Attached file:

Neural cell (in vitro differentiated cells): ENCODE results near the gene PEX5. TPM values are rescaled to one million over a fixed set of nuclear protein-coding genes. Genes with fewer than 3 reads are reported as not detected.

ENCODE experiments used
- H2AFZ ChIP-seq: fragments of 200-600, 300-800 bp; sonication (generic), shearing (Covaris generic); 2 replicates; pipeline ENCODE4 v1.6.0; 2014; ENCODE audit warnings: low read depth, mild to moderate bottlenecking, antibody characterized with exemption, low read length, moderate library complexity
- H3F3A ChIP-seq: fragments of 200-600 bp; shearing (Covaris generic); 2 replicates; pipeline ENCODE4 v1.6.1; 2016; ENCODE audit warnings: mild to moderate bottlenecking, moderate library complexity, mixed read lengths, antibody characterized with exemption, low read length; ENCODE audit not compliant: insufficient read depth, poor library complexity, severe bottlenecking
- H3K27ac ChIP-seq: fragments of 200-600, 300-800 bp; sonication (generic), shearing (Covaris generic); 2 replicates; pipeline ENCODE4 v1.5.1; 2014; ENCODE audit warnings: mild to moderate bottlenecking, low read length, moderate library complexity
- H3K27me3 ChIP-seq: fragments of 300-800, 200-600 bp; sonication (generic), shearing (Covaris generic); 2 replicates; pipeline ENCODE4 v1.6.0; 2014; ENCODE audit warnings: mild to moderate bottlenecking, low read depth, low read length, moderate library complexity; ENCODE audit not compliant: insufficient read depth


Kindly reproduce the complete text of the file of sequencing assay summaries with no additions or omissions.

Neural cell (in vitro differentiated cells): ENCODE results near the gene PEX5. TPM values are rescaled to one million over a fixed set of nuclear protein-coding genes. Genes with fewer than 3 reads are reported as not detected.

ENCODE experiments used
- H2AFZ ChIP-seq: fragments of 200-600, 300-800 bp; sonication (generic), shearing (Covaris generic); 2 replicates; pipeline ENCODE4 v1.6.0; 2014; ENCODE audit warnings: low read depth, mild to moderate bottlenecking, antibody characterized with exemption, low read length, moderate library complexity
- H3F3A ChIP-seq: fragments of 200-600 bp; shearing (Covaris generic); 2 replicates; pipeline ENCODE4 v1.6.1; 2016; ENCODE audit warnings: mild to moderate bottlenecking, moderate library complexity, mixed read lengths, antibody characterized with exemption, low read length; ENCODE audit not compliant: insufficient read depth, poor library complexity, severe bottlenecking
- H3K27ac ChIP-seq: fragments of 200-600, 300-800 bp; sonication (generic), shearing (Covaris generic); 2 replicates; pipeline ENCODE4 v1.5.1; 2014; ENCODE audit warnings: mild to moderate bottlenecking, low read length, moderate library complexity
- H3K27me3 ChIP-seq: fragments of 300-800, 200-600 bp; sonication (generic), shearing (Covaris generic); 2 replicates; pipeline ENCODE4 v1.6.0; 2014; ENCODE audit warnings: mild to moderate bottlenecking, low read depth, low read length, moderate library complexity; ENCODE audit not compliant: insufficient read depth